UK refuses to commit to immediate reduction of legal air pollution levels

The government has refused to commit to an immediate lowering of legal levels of air pollution as a result of the death of a nine-year-old child from toxic air.

Ella Kissi-Debrah was the first person in the UK to have air pollution listed as a cause of death after a historic ruling by a coroner earlier this year.

The schoolgirl died after an asthma attack following multiple seizures and hospital admissions. Her death sparked calls for the immediate lowering of legal air pollution levels to bring them in line with those recommended by the World Health Organization.

The WHO says particulate pollution from fine particulate matter PM2.5 should not exceed an annual mean of 10 μg/m3. For PM10 the limit is 20 µg/m3 annual mean. But the UK currently has higher limits for fine particulate matter: 40 µg/m3 annual mean for PM10 and 25 µg/m3 for PM2.5.

In his findings, Philip Barlow, the coroner for inner south London, said that during her life Ella was exposed to nitrogen dioxide and particulate matter (PM) pollution in excess of World Health Organization guidelines, the principal source of which were traffic emissions.

Failure to reduce pollution levels to legal limits possibly contributed to her death, as did the failure to provide her mother with information about the potential for air pollution to exacerbate asthma, he found.

The coroner called for legally binding levels of particulate pollution to be lowered as a result of Ella’s death, to meet the WHO limits. “The national limits for particulate matter are set at a level far higher than the WHO guidelines,” he said. “The evidence at the inquest was that there is no safe level for particulate matter and that the WHO guidelines should be seen as minimum requirements. Legally binding targets based on WHO guidelines would reduce the number of deaths from air pollution in the UK.”

In its response to the coroner’s findings released on Thursday the government said it would put the issue out to public consultation next January, with a view to setting new air pollution targets in October 2022.

In a statement Defra said: “The government has used the World Health Organization guidelines on PM2.5 to inform its ambitions in shaping these targets.

“Further to this, the new Office for Health Promotion will consider as a priority how public health benefits can be achieved through reductions in population exposure to PM2.5, taking into account the particular circumstances experienced in London and the south-east.”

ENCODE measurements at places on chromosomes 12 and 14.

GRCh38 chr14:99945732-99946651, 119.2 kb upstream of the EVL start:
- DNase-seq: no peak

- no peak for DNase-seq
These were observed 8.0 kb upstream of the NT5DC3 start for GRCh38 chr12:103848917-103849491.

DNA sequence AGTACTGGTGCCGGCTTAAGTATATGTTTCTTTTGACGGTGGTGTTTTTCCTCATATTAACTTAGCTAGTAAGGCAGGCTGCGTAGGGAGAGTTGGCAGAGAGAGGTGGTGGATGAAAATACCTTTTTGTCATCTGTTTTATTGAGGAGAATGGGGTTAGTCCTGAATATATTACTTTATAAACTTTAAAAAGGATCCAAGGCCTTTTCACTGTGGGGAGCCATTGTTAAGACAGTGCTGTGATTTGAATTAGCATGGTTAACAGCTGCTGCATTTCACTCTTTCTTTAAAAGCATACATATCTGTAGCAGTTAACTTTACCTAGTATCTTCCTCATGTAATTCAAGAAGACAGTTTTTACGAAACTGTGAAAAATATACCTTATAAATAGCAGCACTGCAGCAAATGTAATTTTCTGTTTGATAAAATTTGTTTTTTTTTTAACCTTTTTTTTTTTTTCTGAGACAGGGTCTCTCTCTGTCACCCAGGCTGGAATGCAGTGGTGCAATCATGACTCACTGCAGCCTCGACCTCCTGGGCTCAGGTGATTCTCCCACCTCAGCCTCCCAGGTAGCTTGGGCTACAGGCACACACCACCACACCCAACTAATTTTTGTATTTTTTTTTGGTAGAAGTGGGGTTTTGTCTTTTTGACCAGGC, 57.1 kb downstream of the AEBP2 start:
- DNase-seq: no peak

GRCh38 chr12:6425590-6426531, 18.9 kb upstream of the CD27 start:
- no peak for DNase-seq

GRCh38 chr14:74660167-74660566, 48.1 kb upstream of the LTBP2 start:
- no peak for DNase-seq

The government also promised: an extra £6m for local authorities to help fund improved public awareness about risks of air pollution, to develop what they called a “more sophisticated population exposure reduction target” to drive reductions of air pollution in all areas and significantly increase the monitoring network, and that the NHS England and Improvement (NHSEI) would continue work to identify environmental triggers for asthma and more personalised care.

Sarah Woolnough, chief executive of Asthma UK and the British Lung Foundation, said the government’s plans just scratched the surface of the health impacts of toxic air.

“Air pollution causes new lung conditions and worsens existing ones. It can even trigger life-threatening asthma attacks and COPD [chronic obstructive pulmonary disease] flare-ups … We need ambitious new laws that tackle the cause of the problem, with targets that meet the coroner’s recommendation to adopt World Health Organization guidelines.

“Without bold action, tens of thousands of people will continue to die early from air pollution each year.”

Jocelyn Cockburn, the lawyer representing Ella’s mother, Rosamund Kissi-Debrah said: “The ongoing failure to address toxic levels of emissions and to bring them to within legal limits means that air pollution continues to blight the lives of children like Ella.

“The global debate around air quality has now become an urgent priority … we expect a robust and coordinated plan from the UK government for bringing levels of key pollutants down in line with WHO recommendations and for initiating a strong public awareness campaign which will safeguard generations of children to come. Anything less will be a disgraceful response to an issue which has dominated headlines, particularly during the pandemic.”

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